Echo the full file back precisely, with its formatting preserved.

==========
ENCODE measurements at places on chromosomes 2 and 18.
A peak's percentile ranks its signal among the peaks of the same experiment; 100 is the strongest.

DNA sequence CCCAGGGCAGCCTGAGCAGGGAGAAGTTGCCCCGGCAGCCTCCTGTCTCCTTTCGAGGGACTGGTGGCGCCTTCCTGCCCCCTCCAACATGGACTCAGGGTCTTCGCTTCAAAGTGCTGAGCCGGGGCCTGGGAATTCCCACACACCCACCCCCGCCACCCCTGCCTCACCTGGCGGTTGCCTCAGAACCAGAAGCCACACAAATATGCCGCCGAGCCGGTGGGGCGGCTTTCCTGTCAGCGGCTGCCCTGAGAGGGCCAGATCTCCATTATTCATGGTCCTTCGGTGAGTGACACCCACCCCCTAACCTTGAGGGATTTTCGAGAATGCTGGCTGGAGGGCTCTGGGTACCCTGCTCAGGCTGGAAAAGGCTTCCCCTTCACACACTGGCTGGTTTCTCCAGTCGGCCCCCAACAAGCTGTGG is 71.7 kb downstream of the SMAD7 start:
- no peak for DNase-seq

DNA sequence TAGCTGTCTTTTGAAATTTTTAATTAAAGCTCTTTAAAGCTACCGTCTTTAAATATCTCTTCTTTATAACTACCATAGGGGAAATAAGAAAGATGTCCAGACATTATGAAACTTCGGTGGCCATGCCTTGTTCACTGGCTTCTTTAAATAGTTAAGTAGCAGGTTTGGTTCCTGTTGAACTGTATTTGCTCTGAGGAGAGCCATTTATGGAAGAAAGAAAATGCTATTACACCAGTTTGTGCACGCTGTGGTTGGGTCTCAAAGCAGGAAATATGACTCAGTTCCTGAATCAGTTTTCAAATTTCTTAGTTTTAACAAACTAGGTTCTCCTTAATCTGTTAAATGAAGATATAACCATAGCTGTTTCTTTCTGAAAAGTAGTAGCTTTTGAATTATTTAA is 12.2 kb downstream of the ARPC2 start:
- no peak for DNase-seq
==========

ENCODE measurements at places on chromosomes 2 and 18.
A peak's percentile ranks its signal among the peaks of the same experiment; 100 is the strongest.

DNA sequence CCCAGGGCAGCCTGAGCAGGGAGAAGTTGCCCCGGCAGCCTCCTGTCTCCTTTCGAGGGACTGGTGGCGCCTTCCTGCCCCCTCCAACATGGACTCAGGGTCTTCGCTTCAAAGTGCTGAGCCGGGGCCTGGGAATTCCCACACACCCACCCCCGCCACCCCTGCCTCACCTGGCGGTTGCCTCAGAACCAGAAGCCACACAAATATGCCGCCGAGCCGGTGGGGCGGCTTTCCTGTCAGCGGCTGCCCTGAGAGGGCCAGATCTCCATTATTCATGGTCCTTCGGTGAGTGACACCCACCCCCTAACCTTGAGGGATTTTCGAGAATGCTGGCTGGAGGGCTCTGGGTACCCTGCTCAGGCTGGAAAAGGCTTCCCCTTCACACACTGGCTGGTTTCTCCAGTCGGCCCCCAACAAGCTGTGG is 71.7 kb downstream of the SMAD7 start:
- no peak for DNase-seq

DNA sequence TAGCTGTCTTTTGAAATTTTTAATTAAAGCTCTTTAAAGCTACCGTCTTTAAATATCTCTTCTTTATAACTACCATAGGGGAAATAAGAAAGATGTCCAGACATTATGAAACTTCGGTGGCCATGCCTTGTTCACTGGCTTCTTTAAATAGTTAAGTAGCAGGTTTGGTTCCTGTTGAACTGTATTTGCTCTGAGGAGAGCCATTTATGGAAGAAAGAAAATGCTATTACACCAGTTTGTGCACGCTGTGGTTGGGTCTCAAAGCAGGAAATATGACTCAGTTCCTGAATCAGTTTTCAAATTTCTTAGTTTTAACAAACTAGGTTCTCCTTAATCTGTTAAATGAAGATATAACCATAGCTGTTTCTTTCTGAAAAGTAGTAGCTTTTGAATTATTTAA is 12.2 kb downstream of the ARPC2 start:
- no peak for DNase-seq